Himalayan Knotweed

Polygonum polystachyum

Himalayan Knotweed

Family: Polygonaceae

Other Common Names: bell-shaped knotweed
Weed class: B
Year Listed: 2003
Native to: Asia
Is this Weed Toxic?:

not known to be


Legal listings:

WA Quarantine list, WAC 16-750

Why Is It a Noxious Weed?

It grows vigorously into dense colonies that exclude native vegetation, alters natural ecosystems and is difficult to eradicate. It poses a significant threat to riparian areas, where it can survive severe floods. Small fragments can form new plants.

How would I identify it?

General Description

Himalayan knotweed is a clumping perennial with large leaves, hollow stems, and long creeping rhizomes. It is not usually confused with other knotweeds—it is recognized by its long slender leaves. It can grow to about 6 feet in height.

Flower Description

Flowers are showy, pinkish, and fragrant with clusters borne at tips of branches.

Leaf description

Leaves are leathery, alternate, 5 to 12 inches in length with sharply pointed tips.  They have slightly heart shaped to tapered bases. They are narrower than giant knotweed leaves.

Stem description

Stems are smooth and upright with twigs that zigzag slightly from leaf node to leaf node. They are reddish-brown at maturity.

Fruit Seed Description

The small 3-sided achenes (seeds) have the old sepals attached and are smooth.

May Be Confused With

Knotweed species resemble each other; Himalayan Knotweed can be easily distinguished from the others by its long slender leaves. If you need help with plant identification, please contact your county noxious weed coordinator.

Where does it grow?

Himalayan knotweed can be found on disturbed moist sites, roadsides, riparian and wetland areas. Please click here to see a county level distribution map of Himalayan knotweed in Washington.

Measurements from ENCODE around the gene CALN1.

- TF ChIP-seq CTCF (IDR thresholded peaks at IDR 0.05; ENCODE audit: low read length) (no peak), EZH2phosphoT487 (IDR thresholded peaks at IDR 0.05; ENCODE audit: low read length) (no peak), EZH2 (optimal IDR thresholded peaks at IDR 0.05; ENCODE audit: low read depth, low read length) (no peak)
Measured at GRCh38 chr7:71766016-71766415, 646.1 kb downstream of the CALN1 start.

How Does it Reproduce?

Himalayan knotweed reproduces vegetatively from rhizomes and by seed. Each node on the plant stock is able to produce roots and new plants. New plants can sprout from fragments as small as 1 inch.

How Do I Control It?

General Control Strategy

Mowing or cutting plant shoots is ineffective alone; however, mowing followed by herbicide treatments will provide some control. Methods must be repeated if infestation is very large. Care must be taken not to produce new plants. All plant material should be removed, dried and burned if possible. New plants can sprout from very small fragments.

Mechanical Control

Grubbing out small clumps when discovered can prevent new colonies from establishing. Rhizomes and fragments left in the ground, or nearby, can regenerate and spread infestations. The entire root system must be removed since re-sprouting can occur from rhizomes.

Biological Control

There are currently no registered biological control agents for use on any of these Polygonum species. Grazing may be an effective strategy to prevent establishment. Any grazing strategy should be carefully controlled to prevent damage in riparian areas.

Herbicide Control

Please refer to the PNW Weed Management Handbook, or contact your county noxious weed coordinator.

For More Information

See our Written Findings for more information about Himalayan knotweed (Polygonum polystachyum).

WSDA Knotweed Control Program

Report on knotweeds from the book "Weed Control in Natural Areas in the Western United States"

King County NWCB Fact Sheet on Himalayan knotweed

Whatcom County NWCB Fact Sheet on Himalayan knotweed

Additional Photos